When a teenage boy in Barcelona falls from a window to his death, whether he slipped or was pushed is but one of the gripping questions facing Inspector Héctor Salgado in this penetrating, atmospheric mystery.
Set during a sweltering summer, Spanish writer Hill's first novel centers on three friends: Marc, the victim, who hadn't been his likable self since returning from school in Dublin; Aleix, a two-faced schemer who is in trouble with drug dealers; and the impressionable Gina, who was smitten with Marc. Héctor, an Argentinian who recently moved to Barcelona, is looking into the case unofficially after being forced to take an extended vacation: He beat up a doctor involved in a trafficking scheme that left a young girl dead. Héctor's investigation uncovers unsettling truths about Marc's extended family while drawing him to the boy's mother, who abandoned him when he was a baby but, having recently re-connected with him, wants the cause of his death determined. Computers, flash drives, blogs and cellphones play prominent roles in the book, but like so many recent Spanish-language books and films, it deftly taps into the timeless fears of childhood and adolescence. While the plot is first-rate, with plausible twists and revelations, the book transcends the mystery genre with its focus on the dark secrets families keep. Marc was largely cared for by his indifferent father's brother, a priest. Héctor himself is a divorced dad with a ton of regrets. In the end, the novel indulges in convention with its Perry Mason–like confession/summing-up. But until then, it is thoroughly compelling, with strong female characters and Barcelona playing a major role.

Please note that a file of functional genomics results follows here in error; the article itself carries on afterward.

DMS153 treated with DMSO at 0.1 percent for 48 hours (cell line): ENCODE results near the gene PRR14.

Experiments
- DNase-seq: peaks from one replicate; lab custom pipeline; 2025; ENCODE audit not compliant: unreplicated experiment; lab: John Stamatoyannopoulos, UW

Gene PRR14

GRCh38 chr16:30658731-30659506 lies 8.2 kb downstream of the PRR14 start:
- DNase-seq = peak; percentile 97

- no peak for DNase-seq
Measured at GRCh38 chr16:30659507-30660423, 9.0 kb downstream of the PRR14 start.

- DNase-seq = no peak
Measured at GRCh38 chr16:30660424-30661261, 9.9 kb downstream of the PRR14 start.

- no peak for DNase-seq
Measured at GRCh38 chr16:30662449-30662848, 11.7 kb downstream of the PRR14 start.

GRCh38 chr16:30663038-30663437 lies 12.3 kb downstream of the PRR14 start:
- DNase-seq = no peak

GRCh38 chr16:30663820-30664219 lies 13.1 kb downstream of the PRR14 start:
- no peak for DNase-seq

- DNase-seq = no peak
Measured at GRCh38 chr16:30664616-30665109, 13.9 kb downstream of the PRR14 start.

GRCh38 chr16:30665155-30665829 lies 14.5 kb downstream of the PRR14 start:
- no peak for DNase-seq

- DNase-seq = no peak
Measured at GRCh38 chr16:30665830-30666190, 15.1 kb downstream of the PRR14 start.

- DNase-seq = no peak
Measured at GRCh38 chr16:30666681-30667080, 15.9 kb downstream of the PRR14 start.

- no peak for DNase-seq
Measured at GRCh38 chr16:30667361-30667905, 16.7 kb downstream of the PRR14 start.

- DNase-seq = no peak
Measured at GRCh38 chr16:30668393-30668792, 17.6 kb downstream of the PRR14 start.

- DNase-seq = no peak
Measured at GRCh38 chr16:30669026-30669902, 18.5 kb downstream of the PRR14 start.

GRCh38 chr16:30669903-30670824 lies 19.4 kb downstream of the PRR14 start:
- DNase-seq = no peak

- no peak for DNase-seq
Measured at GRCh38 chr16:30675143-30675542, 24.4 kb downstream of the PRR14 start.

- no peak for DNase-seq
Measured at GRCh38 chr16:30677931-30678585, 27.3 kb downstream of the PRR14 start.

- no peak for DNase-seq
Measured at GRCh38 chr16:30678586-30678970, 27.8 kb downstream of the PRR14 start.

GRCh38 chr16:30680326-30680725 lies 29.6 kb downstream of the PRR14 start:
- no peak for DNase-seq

Ending with a teaser for the next novel featuring Inspector Salgado, this book gets the series off to a great start.